Environmental plant physiology

Global food demand is expected to increase substantially over the coming decades, whereas productivity increases of the most important food crops through conventional breeding are slowing down. Global climate change is putting additional pressures on food production. Rain-fed crop yields are increasingly sensitive to water availability and atmospheric vapour pressure deficit, and irrigated crops are depleting global groundwater supplies at an alarming rate. All of this means that new crop improvement and crop husbandry strategies are needed urgently to improve crop productivity and water use efficiency. Since photosynthesis appears to be a major underutilized route to improve crop productivity, I’m studying the physiology of photosynthesis and its interactions with environmental drivers such as light, water, temperature and CO2 with the ultimate aim to improve crop productivity and water use efficiency.

Research areas

Dynamic limitations to C3 and C4 photosynthesis

Photosynthesis has traditionally been studied under steady state conditions. Although this facilitates ease of analysis, natural environments are anything but constant. To address this discrepancy, we are trying to define the limitations to C3 and C4 photosynthesis under dynamic conditions.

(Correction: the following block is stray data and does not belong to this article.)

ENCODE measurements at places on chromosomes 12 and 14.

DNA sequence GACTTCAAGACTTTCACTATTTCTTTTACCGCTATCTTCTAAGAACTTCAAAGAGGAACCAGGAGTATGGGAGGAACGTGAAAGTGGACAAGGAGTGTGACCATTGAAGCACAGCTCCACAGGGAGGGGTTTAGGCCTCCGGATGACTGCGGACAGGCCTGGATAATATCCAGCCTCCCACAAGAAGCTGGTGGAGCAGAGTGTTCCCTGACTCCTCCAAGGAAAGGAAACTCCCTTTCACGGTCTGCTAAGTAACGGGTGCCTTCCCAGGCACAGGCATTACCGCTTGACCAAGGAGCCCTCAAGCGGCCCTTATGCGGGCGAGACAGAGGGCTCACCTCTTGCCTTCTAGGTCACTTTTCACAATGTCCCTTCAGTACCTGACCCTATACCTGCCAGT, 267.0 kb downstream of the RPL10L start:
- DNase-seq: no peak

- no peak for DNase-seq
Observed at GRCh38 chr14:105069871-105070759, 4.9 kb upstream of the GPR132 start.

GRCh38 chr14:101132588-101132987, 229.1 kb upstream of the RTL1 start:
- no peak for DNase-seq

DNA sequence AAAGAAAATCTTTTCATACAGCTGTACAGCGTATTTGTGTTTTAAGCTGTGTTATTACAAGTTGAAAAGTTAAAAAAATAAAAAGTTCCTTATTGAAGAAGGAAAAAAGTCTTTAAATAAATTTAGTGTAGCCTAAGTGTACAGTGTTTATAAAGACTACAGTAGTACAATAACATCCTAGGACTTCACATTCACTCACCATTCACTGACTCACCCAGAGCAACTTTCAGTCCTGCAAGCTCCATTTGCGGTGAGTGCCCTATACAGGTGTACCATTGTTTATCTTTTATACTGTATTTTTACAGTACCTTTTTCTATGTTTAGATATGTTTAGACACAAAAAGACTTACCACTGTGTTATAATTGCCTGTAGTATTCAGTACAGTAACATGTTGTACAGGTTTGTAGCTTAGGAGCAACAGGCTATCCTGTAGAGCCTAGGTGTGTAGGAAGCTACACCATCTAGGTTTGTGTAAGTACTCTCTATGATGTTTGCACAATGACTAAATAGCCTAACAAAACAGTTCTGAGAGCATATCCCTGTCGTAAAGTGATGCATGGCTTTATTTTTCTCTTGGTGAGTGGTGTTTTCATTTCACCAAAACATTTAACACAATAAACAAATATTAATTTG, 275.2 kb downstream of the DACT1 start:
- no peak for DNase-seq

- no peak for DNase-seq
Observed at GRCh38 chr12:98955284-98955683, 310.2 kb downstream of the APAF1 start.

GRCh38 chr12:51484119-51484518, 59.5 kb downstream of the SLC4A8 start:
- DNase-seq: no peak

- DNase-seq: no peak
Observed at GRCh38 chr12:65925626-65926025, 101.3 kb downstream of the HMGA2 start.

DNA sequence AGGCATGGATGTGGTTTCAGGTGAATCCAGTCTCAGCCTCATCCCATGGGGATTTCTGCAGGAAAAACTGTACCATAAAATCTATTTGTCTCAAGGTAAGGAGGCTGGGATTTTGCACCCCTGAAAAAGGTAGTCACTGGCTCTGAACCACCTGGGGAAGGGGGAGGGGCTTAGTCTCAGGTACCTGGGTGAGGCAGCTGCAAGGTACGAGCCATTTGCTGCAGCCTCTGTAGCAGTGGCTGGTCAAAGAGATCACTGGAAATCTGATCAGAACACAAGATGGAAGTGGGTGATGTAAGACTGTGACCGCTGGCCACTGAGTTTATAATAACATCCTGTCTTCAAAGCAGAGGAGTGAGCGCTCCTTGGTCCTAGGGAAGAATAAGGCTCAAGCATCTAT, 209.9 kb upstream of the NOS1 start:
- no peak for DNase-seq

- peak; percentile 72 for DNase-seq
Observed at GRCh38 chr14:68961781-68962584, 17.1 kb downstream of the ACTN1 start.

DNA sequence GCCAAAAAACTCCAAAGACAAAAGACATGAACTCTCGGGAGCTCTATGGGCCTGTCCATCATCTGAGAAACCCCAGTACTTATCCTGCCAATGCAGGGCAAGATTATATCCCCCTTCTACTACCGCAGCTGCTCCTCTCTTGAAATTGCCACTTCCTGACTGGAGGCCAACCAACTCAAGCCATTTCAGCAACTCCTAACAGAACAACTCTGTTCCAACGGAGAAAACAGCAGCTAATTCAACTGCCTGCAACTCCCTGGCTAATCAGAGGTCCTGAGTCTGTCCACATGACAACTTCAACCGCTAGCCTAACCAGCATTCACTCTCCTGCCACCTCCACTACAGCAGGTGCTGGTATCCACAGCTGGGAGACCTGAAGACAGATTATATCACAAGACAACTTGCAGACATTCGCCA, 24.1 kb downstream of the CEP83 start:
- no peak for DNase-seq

Coordination between CO2 uptake and water loss

All terrestrial plants suffer from the same contraption where in order to take up carbon, water must be lost to the atmosphere. We are targeting several major gaps in our understanding of how plants achieve an effective balance between water loss and carbon gain, ranging from the regulation of stomatal opening in response to light to the ‘apparent’ coordination between transfer of leaf water and CO2 in the leaf lamina.

About the group leader

Johannes obtained his BSc and MSc in Plant Sciences at Wageningen University (NL). In 2007 he was awarded the Alexander James Keith PhD studentship to work with Proffessor Howard Griffiths at the University of Cambridge (UK), where he studied the effects of light limitation on the efficiency of the carbon concentrating mechanism in C4 photosynthesis. After finishing his PhD, he worked as a research scientist in Wageningen (NL) and at the Carl R. Woese Institute for Genomic Biology (University of Illinois, USA) before returning to Cambridge. He was the 2020 SEB President’s medal recipient (plant section) and currently holds a UKRI-Future Leaders Fellowship. His research group employs a range of techniques from ecophysiology, mathematical modelling, biotechnology and genetic engineering to study plant physiology at the nexus of basic understanding of plant function and applications to improve sustainability and food security.

Other research groups

Led by

Johannes Kromdijk

Johannes Kromdijk

Head of the Environmental Plant Physiology group

Research group staff

Lucía Arce Cubas

Lucía Arce Cubas

Postdoctoral research associate

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